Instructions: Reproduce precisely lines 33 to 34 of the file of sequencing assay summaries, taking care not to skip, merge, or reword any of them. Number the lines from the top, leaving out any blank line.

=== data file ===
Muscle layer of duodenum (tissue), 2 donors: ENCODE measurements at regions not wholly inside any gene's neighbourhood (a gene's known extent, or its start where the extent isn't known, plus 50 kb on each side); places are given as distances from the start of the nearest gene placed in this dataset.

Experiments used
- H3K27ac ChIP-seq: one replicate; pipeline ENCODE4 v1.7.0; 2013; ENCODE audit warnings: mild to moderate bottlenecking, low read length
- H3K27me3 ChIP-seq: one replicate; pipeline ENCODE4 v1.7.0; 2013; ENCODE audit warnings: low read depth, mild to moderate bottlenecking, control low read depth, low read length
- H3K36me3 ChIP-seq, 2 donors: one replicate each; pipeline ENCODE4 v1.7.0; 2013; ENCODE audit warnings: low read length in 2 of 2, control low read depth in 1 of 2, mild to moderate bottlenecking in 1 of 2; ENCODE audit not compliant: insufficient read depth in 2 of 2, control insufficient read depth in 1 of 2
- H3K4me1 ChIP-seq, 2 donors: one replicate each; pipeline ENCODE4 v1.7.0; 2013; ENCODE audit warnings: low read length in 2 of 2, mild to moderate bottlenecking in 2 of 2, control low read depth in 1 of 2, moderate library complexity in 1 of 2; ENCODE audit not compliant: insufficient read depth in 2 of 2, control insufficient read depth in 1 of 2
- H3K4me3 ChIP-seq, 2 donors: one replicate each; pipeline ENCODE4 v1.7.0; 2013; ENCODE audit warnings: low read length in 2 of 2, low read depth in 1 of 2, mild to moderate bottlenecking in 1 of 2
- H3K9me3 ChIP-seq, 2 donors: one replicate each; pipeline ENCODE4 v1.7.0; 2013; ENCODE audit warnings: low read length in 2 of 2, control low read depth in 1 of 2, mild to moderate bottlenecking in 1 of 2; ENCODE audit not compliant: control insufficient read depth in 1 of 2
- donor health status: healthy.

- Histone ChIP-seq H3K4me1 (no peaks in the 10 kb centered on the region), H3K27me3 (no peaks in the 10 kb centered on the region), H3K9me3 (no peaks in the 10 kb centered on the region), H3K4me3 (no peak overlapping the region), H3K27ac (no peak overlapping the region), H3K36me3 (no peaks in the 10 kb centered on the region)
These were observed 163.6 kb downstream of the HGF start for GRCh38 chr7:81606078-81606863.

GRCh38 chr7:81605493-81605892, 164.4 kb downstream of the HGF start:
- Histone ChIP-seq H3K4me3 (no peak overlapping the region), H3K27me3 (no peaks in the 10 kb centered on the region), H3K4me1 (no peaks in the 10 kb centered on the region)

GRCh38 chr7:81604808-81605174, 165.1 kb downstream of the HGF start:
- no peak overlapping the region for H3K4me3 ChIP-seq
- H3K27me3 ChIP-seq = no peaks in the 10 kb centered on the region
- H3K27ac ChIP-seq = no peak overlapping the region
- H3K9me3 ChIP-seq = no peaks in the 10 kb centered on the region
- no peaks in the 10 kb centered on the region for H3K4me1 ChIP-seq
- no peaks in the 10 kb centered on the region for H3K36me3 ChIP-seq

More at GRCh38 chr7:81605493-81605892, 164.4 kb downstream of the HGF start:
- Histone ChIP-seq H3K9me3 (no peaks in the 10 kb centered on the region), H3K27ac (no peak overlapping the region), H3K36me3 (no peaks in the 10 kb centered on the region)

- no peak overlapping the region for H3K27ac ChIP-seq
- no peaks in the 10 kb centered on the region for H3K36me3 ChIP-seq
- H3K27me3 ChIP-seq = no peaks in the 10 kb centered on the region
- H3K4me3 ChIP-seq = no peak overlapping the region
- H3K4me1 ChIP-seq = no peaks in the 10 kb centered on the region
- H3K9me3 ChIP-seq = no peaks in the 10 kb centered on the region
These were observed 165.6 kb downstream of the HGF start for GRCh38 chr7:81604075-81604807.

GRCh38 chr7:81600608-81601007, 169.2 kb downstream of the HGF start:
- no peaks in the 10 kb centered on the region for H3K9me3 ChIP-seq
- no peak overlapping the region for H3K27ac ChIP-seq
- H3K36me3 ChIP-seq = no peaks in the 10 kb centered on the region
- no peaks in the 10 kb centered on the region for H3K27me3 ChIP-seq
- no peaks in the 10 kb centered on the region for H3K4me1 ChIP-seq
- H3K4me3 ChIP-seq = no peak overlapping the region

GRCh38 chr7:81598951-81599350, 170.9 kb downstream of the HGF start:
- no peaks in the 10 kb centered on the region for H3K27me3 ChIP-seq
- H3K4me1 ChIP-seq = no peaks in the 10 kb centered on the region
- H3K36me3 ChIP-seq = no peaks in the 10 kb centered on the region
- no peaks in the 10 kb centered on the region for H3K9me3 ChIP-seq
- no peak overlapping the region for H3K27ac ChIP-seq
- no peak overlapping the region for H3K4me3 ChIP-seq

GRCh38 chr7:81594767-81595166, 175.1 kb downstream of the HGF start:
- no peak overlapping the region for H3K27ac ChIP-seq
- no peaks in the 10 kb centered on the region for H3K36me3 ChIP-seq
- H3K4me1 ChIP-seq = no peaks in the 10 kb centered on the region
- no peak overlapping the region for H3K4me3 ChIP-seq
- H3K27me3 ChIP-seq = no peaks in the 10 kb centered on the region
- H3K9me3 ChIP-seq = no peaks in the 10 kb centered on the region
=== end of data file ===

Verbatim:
- H3K36me3 ChIP-seq = no peaks in the 10 kb centered on the region
- no peaks in the 10 kb centered on the region for H3K27me3 ChIP-seq